Each spec file in your project is assigned to the available machine or instance according to Cypress’ balance strategy. Additionally, the run order cannot be guaranteed each time when parallelized.
The following texts will cover how to set up your Cypress project on the Dashboard and start running tests in parallel on a single machine.
Step 1: Connect to Cypress Dashboard
The first step is to connect to Dashboard. To do so, launch Cypress Runner and select the Runs tab, then click Connect to Dashboard and set up the project.
Once the project is set up, it will generate a project ID and record key. These two values are used to uniquely identify the Cypress project. The project ID needs to be stored in the cypress.json file and the record key can be used while running the tests, to start recording with Cypress Dashboard.
Step 2: Record tests run with Cypress Dashboard
With the record key, your project is allowed to record tests to the Dashboard Service, which is a requirement for parallel execution. It is the key that enables you to write and create runs.
You can run the tests using the following command:
cypress run –record –key <record key>
Once this is executed locally or through CI/CD, the test run will be recorded, and the results will be displayed on Cypress Dashboard.
Step 3: Run Parallel Test Execution
Now that the project is successfully set up and a test run has been completed, you can move to the parallel execution of tests. You can either set up multiple machines or utilize the single machine your CI provider is set up on.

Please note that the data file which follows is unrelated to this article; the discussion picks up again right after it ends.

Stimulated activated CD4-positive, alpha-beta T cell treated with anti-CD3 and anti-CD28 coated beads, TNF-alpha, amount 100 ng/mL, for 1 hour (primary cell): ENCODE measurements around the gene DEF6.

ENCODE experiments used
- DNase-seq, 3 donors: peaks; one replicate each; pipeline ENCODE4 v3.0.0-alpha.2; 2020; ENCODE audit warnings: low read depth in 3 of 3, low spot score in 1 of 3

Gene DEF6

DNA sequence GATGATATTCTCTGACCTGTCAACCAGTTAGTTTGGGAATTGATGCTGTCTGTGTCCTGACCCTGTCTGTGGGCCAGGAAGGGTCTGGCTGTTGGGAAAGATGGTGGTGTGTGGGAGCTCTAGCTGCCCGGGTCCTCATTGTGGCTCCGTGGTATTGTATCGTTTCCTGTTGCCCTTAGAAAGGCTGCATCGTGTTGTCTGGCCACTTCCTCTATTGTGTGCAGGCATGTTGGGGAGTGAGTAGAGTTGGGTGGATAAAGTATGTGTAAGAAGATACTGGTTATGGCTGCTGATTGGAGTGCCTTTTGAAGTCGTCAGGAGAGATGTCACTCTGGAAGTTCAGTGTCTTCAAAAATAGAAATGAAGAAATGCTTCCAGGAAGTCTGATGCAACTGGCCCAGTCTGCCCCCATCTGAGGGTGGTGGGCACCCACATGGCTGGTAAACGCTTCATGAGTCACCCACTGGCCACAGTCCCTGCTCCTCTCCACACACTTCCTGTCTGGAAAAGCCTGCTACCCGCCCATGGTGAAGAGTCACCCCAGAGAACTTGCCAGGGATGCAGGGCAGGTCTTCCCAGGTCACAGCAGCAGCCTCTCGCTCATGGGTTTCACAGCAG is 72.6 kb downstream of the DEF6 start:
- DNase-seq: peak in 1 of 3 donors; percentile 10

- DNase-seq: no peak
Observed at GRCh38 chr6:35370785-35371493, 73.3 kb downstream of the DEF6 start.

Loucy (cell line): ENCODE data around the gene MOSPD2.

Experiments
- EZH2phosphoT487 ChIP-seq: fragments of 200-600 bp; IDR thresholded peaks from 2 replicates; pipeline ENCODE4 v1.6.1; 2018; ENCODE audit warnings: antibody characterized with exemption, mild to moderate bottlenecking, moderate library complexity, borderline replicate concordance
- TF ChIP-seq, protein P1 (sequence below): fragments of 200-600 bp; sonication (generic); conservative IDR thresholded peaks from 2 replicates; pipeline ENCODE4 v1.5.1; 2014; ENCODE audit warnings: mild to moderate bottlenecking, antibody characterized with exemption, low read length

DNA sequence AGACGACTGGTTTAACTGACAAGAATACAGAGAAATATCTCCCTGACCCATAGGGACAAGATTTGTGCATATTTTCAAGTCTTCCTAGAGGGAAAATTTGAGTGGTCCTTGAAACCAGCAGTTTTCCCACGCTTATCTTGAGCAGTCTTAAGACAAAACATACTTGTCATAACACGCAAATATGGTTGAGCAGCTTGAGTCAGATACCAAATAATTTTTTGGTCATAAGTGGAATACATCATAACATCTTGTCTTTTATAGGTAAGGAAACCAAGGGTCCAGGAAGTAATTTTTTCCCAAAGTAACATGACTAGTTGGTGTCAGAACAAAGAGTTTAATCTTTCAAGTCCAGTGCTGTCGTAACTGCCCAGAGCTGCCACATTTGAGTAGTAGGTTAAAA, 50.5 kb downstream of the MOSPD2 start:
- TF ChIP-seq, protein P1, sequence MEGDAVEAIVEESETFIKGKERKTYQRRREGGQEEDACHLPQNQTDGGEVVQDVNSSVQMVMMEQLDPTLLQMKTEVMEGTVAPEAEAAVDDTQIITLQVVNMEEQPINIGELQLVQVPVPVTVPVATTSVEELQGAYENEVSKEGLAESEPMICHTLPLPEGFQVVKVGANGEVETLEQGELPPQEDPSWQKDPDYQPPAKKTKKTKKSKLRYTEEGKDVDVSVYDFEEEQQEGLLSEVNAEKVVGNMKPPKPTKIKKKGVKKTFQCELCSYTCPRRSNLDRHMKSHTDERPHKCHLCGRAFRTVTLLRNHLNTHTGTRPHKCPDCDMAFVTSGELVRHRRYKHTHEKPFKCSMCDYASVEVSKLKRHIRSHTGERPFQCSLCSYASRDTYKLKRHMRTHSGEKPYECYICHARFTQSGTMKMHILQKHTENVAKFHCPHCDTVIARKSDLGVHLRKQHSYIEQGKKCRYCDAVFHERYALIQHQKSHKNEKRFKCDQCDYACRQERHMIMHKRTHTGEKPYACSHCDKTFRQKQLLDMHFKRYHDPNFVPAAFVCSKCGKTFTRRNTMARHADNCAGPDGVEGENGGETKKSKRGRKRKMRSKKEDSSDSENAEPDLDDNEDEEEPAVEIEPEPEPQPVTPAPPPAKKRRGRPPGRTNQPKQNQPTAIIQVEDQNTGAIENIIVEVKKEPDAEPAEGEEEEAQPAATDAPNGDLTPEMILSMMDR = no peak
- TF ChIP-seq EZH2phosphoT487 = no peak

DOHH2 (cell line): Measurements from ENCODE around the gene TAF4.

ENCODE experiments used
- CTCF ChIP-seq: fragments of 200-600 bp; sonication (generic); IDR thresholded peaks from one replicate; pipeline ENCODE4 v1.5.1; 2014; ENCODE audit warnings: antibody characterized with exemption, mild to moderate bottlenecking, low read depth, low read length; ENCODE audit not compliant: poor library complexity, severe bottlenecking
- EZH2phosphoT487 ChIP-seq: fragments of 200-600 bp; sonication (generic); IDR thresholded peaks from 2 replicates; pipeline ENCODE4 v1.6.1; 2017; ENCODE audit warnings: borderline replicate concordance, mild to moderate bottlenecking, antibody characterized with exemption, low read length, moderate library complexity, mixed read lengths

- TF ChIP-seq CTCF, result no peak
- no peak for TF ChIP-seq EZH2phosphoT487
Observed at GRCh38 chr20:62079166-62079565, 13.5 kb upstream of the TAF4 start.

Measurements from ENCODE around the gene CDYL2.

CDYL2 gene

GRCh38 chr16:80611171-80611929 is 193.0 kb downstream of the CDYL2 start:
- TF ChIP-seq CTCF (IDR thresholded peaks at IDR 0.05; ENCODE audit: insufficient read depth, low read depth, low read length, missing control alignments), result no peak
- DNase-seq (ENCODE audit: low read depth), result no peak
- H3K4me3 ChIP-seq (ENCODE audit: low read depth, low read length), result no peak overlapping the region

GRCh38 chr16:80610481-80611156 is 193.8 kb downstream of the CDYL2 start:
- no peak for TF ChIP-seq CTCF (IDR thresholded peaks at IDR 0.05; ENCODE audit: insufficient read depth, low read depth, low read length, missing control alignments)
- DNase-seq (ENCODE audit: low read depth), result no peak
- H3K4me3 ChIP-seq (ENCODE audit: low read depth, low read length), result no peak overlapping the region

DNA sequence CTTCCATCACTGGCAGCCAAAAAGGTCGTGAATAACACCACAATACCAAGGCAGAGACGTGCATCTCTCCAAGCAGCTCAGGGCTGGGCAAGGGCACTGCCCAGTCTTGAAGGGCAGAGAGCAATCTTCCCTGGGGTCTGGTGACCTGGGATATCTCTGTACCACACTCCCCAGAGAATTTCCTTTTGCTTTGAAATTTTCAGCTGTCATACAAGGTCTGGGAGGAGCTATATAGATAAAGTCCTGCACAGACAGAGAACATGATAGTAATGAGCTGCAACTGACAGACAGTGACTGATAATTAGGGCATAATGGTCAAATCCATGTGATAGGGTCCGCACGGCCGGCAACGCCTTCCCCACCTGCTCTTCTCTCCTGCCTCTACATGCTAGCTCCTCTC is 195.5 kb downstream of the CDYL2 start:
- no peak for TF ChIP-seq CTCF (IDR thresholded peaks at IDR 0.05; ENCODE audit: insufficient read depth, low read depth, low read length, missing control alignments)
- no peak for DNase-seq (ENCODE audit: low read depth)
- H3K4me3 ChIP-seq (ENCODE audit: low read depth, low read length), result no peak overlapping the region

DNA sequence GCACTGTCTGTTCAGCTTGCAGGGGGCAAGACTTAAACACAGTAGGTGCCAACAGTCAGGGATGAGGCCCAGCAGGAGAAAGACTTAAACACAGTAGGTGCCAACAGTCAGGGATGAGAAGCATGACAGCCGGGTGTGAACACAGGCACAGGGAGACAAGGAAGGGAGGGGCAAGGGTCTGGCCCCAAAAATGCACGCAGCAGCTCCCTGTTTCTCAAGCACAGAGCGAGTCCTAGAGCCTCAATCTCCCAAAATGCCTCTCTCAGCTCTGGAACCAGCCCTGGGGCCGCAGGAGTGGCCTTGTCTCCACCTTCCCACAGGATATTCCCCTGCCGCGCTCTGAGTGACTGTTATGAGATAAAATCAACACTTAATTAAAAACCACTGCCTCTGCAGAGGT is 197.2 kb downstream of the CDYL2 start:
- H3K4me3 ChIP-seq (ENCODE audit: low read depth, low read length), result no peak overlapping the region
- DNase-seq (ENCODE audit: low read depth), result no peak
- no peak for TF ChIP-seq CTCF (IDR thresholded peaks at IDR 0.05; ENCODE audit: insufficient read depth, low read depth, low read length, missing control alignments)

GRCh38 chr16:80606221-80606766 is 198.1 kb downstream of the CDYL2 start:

In order to allow the tests to run in parallel, the parallel flag needs to be used along with the record flag and key.
cypress run –record –key <record key> —-parallel
You can store this command in the package.json file
The Process for Parallel Test Execution
- The CI machine contacts the Dashboard service to specify which spec file to run.
- The machine receives the spec file to run by Cypress.
- Cypress calculates the duration to test each file (these were recorded in the initial run)
- Based on the estimations, Cypress distributes the spec file one by one to each available instance in a way that minimizes the overall time of the test run.
- The tests are run on each instance as per availability until all the tests have been executed.
- Upon completion, there may be a run completion delay or waiting period in case any more relevant post-execution work remains.
To put it simply, in order to have multiple instances, you need to specify the number of stages and run the above-mentioned command in each stage. Cypress will launch the number of instances respectively, and the ‘–parallel’ key will ensure that the tests are split into the instances. This can only be done through CI and not locally.
Parallel execution of Cypress Tests through Jenkins
One of the simplest ways to perform parallel execution is to use Jenkins File, which is a text file containing the definition of a Jenkins Pipeline. It is usually stored in the root directory of the repository. Usually, pipelines consist of stages and steps, but this file follows Groovy syntax.